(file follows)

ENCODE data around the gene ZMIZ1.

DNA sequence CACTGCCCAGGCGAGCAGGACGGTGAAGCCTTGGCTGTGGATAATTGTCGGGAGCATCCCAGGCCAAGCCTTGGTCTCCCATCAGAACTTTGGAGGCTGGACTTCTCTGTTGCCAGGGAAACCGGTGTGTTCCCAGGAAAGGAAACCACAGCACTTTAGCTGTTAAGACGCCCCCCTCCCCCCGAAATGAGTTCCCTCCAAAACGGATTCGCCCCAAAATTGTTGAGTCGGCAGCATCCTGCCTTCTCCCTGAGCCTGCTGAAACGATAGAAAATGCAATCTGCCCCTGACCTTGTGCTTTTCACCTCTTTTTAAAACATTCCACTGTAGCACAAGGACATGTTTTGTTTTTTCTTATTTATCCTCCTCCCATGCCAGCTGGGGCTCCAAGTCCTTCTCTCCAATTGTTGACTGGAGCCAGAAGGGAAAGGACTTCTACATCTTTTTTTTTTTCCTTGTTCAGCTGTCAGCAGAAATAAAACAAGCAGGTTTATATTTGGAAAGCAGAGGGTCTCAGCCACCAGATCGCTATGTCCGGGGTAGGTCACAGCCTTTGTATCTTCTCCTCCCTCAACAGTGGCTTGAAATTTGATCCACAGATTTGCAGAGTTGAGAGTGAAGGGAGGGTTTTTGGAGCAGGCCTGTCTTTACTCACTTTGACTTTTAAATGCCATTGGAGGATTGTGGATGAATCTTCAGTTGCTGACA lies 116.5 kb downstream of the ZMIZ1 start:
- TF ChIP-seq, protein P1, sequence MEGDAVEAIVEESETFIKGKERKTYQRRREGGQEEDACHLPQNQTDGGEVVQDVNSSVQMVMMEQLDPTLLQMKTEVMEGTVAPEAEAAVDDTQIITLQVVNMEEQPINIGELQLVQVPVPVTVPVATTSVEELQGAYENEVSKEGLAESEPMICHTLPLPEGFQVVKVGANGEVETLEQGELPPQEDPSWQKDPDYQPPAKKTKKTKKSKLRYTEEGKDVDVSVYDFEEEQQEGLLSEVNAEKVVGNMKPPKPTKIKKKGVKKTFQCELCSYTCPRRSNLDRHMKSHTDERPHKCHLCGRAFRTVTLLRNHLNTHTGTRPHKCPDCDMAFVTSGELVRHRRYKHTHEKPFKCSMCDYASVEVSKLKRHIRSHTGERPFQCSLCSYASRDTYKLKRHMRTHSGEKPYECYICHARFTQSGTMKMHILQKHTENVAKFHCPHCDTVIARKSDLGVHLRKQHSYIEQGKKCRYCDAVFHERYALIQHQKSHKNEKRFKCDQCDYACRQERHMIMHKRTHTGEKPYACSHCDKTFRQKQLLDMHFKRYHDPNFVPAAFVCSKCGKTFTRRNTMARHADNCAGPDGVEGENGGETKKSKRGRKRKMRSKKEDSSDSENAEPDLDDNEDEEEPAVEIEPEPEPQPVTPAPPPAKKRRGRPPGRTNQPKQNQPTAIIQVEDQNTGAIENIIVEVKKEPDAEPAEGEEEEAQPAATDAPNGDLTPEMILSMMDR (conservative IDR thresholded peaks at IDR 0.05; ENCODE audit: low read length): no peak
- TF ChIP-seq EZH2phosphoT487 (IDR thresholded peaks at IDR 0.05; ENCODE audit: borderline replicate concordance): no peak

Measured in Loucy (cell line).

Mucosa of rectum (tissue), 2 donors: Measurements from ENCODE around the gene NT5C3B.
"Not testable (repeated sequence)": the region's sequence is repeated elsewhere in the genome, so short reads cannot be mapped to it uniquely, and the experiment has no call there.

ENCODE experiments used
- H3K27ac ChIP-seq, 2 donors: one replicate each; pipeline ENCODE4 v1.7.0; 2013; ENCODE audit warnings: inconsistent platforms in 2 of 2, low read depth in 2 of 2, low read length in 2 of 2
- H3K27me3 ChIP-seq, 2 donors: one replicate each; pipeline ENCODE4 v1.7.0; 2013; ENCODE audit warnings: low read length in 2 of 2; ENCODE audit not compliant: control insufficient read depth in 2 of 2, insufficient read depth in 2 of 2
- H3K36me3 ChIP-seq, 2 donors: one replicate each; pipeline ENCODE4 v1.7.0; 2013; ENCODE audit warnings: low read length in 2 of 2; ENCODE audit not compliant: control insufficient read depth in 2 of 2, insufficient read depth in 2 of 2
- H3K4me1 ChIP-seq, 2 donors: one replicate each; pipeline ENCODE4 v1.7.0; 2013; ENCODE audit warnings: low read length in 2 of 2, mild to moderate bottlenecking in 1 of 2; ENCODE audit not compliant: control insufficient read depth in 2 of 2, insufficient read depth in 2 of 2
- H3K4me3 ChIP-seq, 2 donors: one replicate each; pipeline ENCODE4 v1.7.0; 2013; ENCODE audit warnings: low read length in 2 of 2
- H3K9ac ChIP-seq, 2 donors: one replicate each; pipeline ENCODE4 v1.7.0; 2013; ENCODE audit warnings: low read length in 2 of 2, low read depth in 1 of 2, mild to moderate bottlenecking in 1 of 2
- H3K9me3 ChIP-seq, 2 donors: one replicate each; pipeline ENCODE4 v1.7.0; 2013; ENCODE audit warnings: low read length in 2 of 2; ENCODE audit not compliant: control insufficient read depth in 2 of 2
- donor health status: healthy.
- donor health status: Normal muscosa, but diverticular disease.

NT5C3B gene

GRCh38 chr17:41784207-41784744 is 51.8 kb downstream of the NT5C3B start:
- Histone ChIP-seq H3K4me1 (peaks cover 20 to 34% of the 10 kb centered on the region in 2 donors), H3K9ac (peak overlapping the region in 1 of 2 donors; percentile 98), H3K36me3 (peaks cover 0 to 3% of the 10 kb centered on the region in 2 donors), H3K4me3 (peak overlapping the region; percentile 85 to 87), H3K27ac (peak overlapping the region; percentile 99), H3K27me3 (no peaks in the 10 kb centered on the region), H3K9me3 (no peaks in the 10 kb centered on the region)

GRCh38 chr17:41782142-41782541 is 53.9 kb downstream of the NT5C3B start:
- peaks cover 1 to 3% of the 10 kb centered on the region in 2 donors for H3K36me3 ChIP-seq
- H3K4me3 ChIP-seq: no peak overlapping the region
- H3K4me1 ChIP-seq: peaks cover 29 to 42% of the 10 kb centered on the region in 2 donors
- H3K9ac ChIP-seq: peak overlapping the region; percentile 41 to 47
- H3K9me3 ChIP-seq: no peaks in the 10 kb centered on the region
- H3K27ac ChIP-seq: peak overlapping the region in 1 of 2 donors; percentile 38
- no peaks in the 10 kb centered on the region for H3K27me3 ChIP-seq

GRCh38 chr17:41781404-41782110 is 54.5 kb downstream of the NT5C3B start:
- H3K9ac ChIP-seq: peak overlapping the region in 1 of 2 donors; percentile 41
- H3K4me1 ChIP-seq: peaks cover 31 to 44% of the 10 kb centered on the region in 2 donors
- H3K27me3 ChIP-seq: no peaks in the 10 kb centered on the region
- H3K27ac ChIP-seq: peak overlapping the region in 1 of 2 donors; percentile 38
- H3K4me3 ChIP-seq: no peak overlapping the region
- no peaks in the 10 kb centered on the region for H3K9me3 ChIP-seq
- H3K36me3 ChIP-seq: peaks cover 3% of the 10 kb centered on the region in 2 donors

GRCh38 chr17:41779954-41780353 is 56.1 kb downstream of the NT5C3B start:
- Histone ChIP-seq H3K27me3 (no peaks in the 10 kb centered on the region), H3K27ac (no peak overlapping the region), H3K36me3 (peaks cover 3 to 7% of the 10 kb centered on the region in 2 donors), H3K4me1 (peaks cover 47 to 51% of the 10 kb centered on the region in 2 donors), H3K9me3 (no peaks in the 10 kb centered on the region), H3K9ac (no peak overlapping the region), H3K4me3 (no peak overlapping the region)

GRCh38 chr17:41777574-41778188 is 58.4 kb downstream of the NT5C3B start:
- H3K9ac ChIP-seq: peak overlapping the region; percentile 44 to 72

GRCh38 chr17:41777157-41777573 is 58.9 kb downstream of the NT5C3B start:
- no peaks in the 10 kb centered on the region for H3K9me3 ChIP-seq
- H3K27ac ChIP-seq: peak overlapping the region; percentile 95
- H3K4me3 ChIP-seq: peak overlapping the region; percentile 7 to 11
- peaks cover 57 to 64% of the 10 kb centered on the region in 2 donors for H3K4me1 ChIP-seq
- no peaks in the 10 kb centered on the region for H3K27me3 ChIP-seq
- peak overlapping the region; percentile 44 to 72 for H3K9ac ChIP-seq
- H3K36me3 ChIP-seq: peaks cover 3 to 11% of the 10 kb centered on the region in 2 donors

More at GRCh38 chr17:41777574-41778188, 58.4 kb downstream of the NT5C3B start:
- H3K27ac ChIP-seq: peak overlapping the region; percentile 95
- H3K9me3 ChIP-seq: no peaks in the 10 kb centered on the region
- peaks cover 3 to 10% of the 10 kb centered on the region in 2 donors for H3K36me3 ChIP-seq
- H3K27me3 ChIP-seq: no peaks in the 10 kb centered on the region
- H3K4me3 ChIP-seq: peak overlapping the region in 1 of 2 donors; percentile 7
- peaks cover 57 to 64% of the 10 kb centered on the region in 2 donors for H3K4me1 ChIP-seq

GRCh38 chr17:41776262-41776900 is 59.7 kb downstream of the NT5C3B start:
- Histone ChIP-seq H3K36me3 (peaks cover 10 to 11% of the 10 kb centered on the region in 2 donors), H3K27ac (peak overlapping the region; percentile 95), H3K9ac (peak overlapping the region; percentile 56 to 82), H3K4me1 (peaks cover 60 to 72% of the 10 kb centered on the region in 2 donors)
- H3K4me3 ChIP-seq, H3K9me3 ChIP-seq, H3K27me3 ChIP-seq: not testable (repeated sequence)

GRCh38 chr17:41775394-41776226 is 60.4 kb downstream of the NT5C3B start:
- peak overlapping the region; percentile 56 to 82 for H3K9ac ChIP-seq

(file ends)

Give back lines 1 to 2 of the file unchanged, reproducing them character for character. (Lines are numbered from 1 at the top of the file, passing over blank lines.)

ENCODE data around the gene ZMIZ1.

DNA sequence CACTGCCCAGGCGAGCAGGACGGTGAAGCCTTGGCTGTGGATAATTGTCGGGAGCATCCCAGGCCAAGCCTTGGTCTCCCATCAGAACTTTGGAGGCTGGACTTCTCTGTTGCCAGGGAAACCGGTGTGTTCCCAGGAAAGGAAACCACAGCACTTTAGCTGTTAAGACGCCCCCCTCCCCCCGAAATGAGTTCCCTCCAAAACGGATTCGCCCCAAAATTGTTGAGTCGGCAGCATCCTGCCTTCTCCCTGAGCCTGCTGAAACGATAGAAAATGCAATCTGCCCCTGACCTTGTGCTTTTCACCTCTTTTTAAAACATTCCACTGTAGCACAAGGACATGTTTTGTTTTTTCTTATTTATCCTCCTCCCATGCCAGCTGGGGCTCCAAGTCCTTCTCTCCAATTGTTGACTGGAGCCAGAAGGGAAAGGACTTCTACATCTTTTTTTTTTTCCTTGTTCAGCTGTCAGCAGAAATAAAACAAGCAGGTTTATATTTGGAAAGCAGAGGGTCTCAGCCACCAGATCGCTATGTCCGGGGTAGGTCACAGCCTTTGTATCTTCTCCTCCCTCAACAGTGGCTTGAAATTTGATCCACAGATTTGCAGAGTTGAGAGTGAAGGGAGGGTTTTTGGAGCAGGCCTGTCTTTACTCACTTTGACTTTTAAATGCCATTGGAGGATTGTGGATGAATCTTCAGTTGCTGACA lies 116.5 kb downstream of the ZMIZ1 start: